Alderley Edge Mines Ė Wood Mine to Hough Level through trip
Andy Hall, Steve Gray, Pete & Julie Mohr, Emma Wilson, Emma Key, Dave Ottewell, Edvin Deadman, Adrian Horrell.††† Leader Migel Dibben DCC.
I have known Nigel Dibben since the early 1970ís when we were both in Birmingham University Speleo Society together. It was good to meet up again. I was looking forward to this trip for some time as we cancelled it last March due to snowy weather. We were due to meet at Alderley edge on the National Trust car park near the Wizard pub at 11 am. In the event everyone was early so we quickly got changed and set off for the short walk across the road and through the wood to Wood Mine entrance. We were underground well before 12 oíclock! The plan was to explore most of Wood Mine, get to the lowest level and traverse the Hough Level, exploring Brynlow Mine on the way, followed by Engine Vein Mine on the way out with an exit at the eastern end of High Level below the Alderley Edge† escarpment.
The mine was re-opened by the Derbyshire Caving Club in the autumn of 1970. With permission from the National Trust a small shaft was dug in the roof of the original adit. This was the only entrance into the mine until the adit entrance was reconstructed by Derbyshire Caving Club members. A 8 metre shaft leads down into the top levels of Wood Mine. Nigel lead us through a confusing network of passages and fixed ladders round in several circles past a variety of features including the Green Waterfall, Blue Lake at a lower level and several large chambers (Sand Caverns). This all took an hour or so. We eventually made our way down to the lowest level. This connected to the Hough Level and our way on to the next section of mine workings. Everyone was kept entertained my Nigelís excellent knowledge of the history and re-exploration of the mines by DCC.
From here the Hough Level follows a fault which can clearly be seen, eastwardfs towards the Brynlow Mine. The level is mostly two metres high but muddy and wet in places as it does partly drain the mine. Much of this level was blocked by silt and huge quantities have been dug out over the years by DCC to return it to what it was like when he mine was in its heyday. Eventually you reach a large rock fall and blockage at Brynlow Mine. Here a series of fixed ladders lead up and along the fault into 18th and 19th Century workings. Most of the party ascended into the upper workings, while a few of us stopped in the shafts taking photographs. In the 1930ís it was one of the main ways into the mines until it became blocked with leaves and other vegetation, it was reopened by the DCC in the 1980ís. The Hough Level continues from here but the blockage mentioned above has dammed up the water flooding the level to over two metres deep in places. You do not need to get wet as a Canadian canoe and two plastic bathtubs are provided for the boat trip along the flooded level for about 150 metres. A climb down a fixed ladder Onto a landing stage with graffiti on the walls from the 1930ís The boat trip using the canoe and two bathtubs provided some entertainment for various members and Steve got shouted at for going too fast as he might capsize one of the bathtubs. The roof is quite low in places and you need to keep quite low in the boat to avoid smacking your head on the roof! At the far end theatre is shallow and there is an old rotten boat from the 1930ís. The level continues drier for several hundred metres towards Engine Vein Mine.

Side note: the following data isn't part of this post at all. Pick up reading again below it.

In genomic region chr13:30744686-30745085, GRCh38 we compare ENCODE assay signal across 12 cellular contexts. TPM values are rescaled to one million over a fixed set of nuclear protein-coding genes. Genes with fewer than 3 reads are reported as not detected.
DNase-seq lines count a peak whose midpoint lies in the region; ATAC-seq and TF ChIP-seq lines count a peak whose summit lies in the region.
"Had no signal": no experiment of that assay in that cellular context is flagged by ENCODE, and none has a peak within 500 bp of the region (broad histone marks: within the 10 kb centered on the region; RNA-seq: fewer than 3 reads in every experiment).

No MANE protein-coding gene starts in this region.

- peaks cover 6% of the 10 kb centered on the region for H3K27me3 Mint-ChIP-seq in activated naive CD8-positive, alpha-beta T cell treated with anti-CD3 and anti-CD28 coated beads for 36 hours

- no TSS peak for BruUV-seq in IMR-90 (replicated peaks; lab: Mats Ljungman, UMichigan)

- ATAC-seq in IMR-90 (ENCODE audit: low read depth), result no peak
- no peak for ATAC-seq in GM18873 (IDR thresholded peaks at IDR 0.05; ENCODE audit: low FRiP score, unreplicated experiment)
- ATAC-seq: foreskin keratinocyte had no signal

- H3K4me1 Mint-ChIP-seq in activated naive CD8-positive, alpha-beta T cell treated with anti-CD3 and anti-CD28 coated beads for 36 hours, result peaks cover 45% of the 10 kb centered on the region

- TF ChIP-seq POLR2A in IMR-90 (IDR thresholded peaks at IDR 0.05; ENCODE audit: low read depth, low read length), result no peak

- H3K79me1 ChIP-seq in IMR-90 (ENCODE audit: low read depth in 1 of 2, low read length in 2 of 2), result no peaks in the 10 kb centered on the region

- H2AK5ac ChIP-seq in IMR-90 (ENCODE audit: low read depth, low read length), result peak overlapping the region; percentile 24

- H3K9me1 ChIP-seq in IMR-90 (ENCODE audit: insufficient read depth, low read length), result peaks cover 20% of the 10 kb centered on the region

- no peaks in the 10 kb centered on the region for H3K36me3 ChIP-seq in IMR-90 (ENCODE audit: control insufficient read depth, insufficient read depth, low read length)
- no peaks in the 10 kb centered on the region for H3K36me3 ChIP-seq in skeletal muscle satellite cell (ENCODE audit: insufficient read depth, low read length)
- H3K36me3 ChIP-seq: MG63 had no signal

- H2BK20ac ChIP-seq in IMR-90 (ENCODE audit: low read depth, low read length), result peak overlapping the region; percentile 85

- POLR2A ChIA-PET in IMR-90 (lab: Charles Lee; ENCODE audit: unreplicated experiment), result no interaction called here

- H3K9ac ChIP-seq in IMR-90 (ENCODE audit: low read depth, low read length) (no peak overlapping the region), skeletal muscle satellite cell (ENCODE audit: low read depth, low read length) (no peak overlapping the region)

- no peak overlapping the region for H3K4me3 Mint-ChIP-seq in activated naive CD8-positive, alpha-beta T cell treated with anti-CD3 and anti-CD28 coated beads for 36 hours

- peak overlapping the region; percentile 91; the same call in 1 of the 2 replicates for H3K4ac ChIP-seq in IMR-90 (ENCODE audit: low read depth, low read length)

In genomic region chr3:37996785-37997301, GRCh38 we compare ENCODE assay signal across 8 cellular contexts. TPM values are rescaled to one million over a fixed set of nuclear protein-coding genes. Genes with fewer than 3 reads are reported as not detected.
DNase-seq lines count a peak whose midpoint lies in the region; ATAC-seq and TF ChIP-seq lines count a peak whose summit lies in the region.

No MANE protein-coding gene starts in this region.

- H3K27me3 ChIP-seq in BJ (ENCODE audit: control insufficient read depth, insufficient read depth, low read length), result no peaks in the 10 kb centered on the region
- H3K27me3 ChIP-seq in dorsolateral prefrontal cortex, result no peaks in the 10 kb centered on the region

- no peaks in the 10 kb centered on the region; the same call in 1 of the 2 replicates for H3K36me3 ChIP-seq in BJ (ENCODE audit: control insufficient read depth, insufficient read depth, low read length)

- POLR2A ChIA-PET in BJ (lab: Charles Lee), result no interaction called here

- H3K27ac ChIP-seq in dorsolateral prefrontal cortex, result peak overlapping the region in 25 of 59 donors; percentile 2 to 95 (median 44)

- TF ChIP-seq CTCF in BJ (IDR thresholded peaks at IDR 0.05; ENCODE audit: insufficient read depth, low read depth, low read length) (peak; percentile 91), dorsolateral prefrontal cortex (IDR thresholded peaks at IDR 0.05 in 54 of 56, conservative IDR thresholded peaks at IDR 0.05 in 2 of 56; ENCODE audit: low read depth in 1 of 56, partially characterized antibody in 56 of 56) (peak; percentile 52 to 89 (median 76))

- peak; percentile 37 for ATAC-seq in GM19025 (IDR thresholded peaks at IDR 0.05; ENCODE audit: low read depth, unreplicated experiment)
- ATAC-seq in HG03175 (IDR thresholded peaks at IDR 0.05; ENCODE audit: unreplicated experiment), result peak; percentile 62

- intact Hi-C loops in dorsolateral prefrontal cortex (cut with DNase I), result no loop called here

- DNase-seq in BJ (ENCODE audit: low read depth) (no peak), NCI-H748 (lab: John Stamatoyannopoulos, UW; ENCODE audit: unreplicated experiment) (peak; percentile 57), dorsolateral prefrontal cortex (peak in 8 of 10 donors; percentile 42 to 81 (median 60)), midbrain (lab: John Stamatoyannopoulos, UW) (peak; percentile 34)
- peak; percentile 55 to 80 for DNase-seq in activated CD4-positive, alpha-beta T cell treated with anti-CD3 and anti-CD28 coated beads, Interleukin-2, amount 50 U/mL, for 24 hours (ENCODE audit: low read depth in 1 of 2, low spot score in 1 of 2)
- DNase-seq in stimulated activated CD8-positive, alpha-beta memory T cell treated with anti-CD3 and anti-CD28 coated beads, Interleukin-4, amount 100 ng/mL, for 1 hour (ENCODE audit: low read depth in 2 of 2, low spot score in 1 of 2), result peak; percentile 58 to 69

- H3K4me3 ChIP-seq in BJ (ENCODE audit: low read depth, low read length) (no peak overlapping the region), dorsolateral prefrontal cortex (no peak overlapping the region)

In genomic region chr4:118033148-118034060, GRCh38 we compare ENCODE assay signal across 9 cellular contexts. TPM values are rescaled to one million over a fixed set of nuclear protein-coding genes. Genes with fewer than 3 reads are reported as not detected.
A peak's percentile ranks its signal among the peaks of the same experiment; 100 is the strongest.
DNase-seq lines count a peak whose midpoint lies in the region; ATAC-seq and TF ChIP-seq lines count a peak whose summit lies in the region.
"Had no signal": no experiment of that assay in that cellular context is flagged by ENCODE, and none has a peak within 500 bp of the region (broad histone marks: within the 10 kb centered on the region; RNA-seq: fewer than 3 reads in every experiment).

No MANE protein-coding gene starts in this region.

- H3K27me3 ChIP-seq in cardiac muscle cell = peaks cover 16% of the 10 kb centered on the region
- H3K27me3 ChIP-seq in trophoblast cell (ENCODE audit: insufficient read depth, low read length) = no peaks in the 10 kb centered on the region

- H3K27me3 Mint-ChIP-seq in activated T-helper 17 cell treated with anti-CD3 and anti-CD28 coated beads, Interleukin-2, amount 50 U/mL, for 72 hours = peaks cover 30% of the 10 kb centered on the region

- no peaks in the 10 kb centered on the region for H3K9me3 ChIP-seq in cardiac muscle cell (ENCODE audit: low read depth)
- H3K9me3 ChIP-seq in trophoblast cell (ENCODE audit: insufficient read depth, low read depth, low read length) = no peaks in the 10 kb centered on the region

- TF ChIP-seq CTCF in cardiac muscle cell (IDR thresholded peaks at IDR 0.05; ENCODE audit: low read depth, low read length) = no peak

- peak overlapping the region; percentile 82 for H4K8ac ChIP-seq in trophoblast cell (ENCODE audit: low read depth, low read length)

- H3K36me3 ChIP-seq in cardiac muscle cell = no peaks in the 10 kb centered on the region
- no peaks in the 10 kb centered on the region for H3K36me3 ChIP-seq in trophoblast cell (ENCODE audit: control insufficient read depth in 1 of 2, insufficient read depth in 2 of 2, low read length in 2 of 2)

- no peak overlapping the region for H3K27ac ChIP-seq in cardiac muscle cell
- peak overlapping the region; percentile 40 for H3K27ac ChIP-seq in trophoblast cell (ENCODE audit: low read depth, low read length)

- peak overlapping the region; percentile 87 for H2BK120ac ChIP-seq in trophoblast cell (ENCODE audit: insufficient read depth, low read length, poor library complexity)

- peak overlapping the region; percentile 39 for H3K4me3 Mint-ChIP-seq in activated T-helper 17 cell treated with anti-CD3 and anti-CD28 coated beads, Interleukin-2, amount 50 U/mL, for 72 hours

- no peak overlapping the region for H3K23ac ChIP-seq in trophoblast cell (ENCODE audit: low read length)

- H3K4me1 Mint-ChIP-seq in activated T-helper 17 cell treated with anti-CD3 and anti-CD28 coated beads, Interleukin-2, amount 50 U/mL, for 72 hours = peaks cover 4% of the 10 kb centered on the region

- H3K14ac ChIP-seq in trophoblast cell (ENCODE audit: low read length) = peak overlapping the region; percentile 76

Engine Vein dates back to Roman Times in the upper workings and in fact the surface workings are thought to be Bronze Age. Access to the mine from Hough Level is via the Blue Shaft, an inclined shaft with several ladders, so called because of its blue copper flowstone covered walls. This climbing shaft bypasses the main 50 metre deep Bear Pit shaft originally from the surface and now capped. A series of inclined workings and steps lead up into some large workings and an impressive bridge structure built by DCC for taking in tourists on their open days.
They built a railway with small trucks here for clearing out some sections of blocked level. This gave a great opportunity for the ten year olds in the party to play with a train set as Dinny, Steve and Edvin pushed the trucks up and down the passage. Here the party split into smaller groups as we wandered around this section of the mine exploring parts for ourselves for some considerable time.
The time eventually came for us to exit via the rest of Hough Level. Again several hundred metres of walking level with a working railway lead to the locked exit gate at the base of Alderley Edge. The level contains several large working ore tubs and this gave the ten year olds chance to play at being Indiana Jones. The noise of the trucks up and down the level gave us a good idea how noisy the working environment must have been, when the mine was fully working. Once on the surface a short walk up a steep hill leads up onto the top of the Edge and takes you past the Bronze Age surface workings of Engine Vein and several other features described to us by Nigel.
We returned to the National Trust car park at the Wizard pub after a trip of four and a half hours and adjoined to the Tea shop, where Nigel took the opportunity to sell a few copies of his recently published book on the Mines of Alderley Edge, a copy of which is in the club library. I really enjoyed the trip and I think everyone else did.